Examples of other polyamides useful in the practice of this invention are described in the above mentioned patents. As;already indicated ,the straight polyamides show a greater response to the heat treatment than do interpolyamides or inter-polymers derived from mixtures of p 1!- previously obtained show a greater impact strength and translucency but lower stiffness than polyamide molded in thicker sections.
Variations from the molding procedure given in the examples can be used to impart characteristics desirable for certain purposes. Lower melting polyamides can be molded about strands or filaments of higher melting polyamides placed iln the mold before injection of thelower melting material. Reinforcing and stiffening are secured in this way, and the stiffness and hardness of the composite construction is further increased by the present process.
Oriented nylon in finely divided form, such as obtained by cutting a ribbon-which has-been sion mold the finely divided polyamide just below its melting point by using high pressure, namely, at least 10,000 pounds per square inch and thus obtain bubble free articles. Again surface fusion must'take place.
The molding process described herein is applicable to polyamide containing fillers, resins, plasticizers, pigments, dyes and other modifying agents. The articles can be colored by inclusion ofpigments or coloring agents in the molding powder, or they can be colored. by dyeing after molding.' The lightfastness of dyes 'applied after molding is increased if "phenolic plasticizers.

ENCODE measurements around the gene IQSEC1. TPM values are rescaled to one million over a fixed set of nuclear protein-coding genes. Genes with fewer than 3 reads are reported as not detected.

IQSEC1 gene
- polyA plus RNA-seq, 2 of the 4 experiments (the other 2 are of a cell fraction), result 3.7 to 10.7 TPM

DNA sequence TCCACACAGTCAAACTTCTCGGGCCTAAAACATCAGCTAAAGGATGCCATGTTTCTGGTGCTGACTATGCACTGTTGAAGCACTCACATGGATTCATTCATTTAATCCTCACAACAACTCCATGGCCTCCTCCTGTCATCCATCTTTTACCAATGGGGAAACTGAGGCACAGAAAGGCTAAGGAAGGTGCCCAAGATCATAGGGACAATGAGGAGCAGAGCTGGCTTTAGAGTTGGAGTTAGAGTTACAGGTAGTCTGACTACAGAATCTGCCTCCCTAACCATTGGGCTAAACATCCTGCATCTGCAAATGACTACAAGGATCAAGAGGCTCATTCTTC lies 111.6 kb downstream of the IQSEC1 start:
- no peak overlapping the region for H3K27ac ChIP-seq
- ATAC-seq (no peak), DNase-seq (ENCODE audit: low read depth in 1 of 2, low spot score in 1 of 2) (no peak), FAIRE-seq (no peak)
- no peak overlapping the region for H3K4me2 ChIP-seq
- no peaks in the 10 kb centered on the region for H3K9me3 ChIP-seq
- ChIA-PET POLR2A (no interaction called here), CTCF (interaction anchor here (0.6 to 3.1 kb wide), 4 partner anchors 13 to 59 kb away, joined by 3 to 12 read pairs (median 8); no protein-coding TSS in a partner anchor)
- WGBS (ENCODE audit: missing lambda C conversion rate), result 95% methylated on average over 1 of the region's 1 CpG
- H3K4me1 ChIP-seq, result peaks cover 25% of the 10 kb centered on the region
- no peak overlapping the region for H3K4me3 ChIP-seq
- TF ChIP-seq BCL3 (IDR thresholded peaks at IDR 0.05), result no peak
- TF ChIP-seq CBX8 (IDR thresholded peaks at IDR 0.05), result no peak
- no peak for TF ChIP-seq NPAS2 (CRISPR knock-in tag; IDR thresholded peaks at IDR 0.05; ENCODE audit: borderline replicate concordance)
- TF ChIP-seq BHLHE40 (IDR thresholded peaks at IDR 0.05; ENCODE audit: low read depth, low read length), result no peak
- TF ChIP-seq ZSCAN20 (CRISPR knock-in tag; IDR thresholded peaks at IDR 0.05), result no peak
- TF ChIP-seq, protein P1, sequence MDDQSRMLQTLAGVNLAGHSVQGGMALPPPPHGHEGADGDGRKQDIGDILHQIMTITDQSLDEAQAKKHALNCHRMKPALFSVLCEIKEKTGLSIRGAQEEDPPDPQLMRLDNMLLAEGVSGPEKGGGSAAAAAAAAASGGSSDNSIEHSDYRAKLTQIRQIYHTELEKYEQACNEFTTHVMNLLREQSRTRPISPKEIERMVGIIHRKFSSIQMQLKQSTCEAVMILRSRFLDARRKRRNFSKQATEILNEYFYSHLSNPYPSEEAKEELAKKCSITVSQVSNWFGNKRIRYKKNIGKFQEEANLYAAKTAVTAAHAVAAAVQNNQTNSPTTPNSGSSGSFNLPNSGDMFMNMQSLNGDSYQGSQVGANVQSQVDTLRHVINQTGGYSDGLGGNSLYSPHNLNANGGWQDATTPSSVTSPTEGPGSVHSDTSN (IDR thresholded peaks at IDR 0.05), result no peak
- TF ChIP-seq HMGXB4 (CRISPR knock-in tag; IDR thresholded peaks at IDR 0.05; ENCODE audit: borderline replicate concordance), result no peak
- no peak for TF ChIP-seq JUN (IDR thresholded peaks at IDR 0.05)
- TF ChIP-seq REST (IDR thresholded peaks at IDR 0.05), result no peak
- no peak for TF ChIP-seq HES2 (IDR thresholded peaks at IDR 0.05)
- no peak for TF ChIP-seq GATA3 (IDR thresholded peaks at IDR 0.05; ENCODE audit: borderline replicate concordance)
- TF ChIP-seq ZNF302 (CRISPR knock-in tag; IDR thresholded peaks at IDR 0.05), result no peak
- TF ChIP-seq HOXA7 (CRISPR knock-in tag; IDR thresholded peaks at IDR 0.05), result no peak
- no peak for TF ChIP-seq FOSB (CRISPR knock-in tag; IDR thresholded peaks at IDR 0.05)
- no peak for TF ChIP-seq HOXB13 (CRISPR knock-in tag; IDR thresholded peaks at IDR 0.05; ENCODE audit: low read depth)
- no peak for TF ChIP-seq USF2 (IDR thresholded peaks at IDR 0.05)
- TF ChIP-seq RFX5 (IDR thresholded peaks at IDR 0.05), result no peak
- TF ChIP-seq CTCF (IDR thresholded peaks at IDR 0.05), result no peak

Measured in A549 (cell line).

- woodwind instruments, for example, where max--v such as octyi phenol, are included in the molding composition. I
This process can be advantageously employed in the production of improved nylon reeds for imum may be desired. Similarly, the process may wear are desirable. Other applications forthe products ofthis invention are bobbins, heads for spools, clubs, toothbrush handles, dentures, teeth club heads and inserts for faces of illlinsas be employed in connection withslide fasteners ("zippers") from nylon where maximum surface hardness and, resistance to etc.
As many apparently widely difierent embodimerits of this invention may be made without departing from the spirit and scope thereof, it
is to be understood that I do not limit myself to the specific embodiments thereof except as defined in the appended claims.
1. A process for manufacturing a shaped article from a high molecular weight synthetic linear polyamide which comprises disposing a fused high molecular weight synthetic linear polyamine in a mold, solidifying the polyamide by cooling it in the mold within 10- seconds, and then heating the article thus formed under essentially anhydrous conditions at 'a temperature above 120 C. but below the melting point of the polyamide until the stiffness and hardness of" said article is substantially increased. I
2. A process for manufacturing a shaped article 'from a high molecular weight synthetic linear polyamide which comprises introducing into a mold the polyamide heated to fusion from essentially anhydrous condition, solidifying the polyamide by cooling it in the .mold within 10 seconds, and then heating the article thus formed under essentially anhydrous conditions at a temperature above 120 C. but below the melting point'of the polyamide until the stiffness and hardness of said formed article is substantially increased.